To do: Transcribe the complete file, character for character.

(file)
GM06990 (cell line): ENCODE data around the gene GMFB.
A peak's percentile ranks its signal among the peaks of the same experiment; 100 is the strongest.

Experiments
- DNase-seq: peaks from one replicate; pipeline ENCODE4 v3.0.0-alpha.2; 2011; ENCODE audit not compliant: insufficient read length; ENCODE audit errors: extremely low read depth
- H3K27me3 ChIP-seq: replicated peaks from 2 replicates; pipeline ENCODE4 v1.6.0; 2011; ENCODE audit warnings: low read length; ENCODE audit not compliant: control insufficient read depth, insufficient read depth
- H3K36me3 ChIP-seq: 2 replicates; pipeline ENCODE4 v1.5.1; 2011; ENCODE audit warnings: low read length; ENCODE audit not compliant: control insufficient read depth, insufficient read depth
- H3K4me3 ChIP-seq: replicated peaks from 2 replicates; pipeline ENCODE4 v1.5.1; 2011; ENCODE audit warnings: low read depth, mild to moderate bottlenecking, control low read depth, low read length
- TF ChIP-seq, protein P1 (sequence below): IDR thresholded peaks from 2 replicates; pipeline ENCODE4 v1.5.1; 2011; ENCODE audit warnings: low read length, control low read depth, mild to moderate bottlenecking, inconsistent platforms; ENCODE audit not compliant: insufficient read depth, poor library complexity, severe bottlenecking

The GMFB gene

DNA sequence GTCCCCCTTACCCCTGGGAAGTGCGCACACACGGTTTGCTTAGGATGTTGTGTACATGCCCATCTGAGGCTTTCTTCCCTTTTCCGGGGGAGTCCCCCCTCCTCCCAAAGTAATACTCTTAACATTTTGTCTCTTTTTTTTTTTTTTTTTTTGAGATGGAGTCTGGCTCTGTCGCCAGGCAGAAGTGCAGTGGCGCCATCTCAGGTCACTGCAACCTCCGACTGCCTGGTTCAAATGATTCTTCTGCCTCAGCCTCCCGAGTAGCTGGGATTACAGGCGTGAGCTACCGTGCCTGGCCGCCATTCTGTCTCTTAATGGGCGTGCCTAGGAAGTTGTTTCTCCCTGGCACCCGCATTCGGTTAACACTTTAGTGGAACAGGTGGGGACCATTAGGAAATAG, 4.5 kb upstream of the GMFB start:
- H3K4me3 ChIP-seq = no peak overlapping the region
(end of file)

GM06990 (cell line): ENCODE data around the gene GMFB.
A peak's percentile ranks its signal among the peaks of the same experiment; 100 is the strongest.

Experiments
- DNase-seq: peaks from one replicate; pipeline ENCODE4 v3.0.0-alpha.2; 2011; ENCODE audit not compliant: insufficient read length; ENCODE audit errors: extremely low read depth
- H3K27me3 ChIP-seq: replicated peaks from 2 replicates; pipeline ENCODE4 v1.6.0; 2011; ENCODE audit warnings: low read length; ENCODE audit not compliant: control insufficient read depth, insufficient read depth
- H3K36me3 ChIP-seq: 2 replicates; pipeline ENCODE4 v1.5.1; 2011; ENCODE audit warnings: low read length; ENCODE audit not compliant: control insufficient read depth, insufficient read depth
- H3K4me3 ChIP-seq: replicated peaks from 2 replicates; pipeline ENCODE4 v1.5.1; 2011; ENCODE audit warnings: low read depth, mild to moderate bottlenecking, control low read depth, low read length
- TF ChIP-seq, protein P1 (sequence below): IDR thresholded peaks from 2 replicates; pipeline ENCODE4 v1.5.1; 2011; ENCODE audit warnings: low read length, control low read depth, mild to moderate bottlenecking, inconsistent platforms; ENCODE audit not compliant: insufficient read depth, poor library complexity, severe bottlenecking

The GMFB gene

DNA sequence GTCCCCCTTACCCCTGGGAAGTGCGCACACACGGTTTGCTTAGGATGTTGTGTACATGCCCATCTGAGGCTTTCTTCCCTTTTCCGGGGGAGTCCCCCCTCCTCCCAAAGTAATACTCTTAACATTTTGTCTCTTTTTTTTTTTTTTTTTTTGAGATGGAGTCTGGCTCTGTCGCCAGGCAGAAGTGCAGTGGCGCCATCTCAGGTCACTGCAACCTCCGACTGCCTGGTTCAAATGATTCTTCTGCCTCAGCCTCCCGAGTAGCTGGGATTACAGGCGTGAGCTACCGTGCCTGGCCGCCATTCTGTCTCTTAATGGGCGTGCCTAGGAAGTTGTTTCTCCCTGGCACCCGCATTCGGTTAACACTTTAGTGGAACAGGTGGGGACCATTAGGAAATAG, 4.5 kb upstream of the GMFB start:
- H3K4me3 ChIP-seq = no peak overlapping the region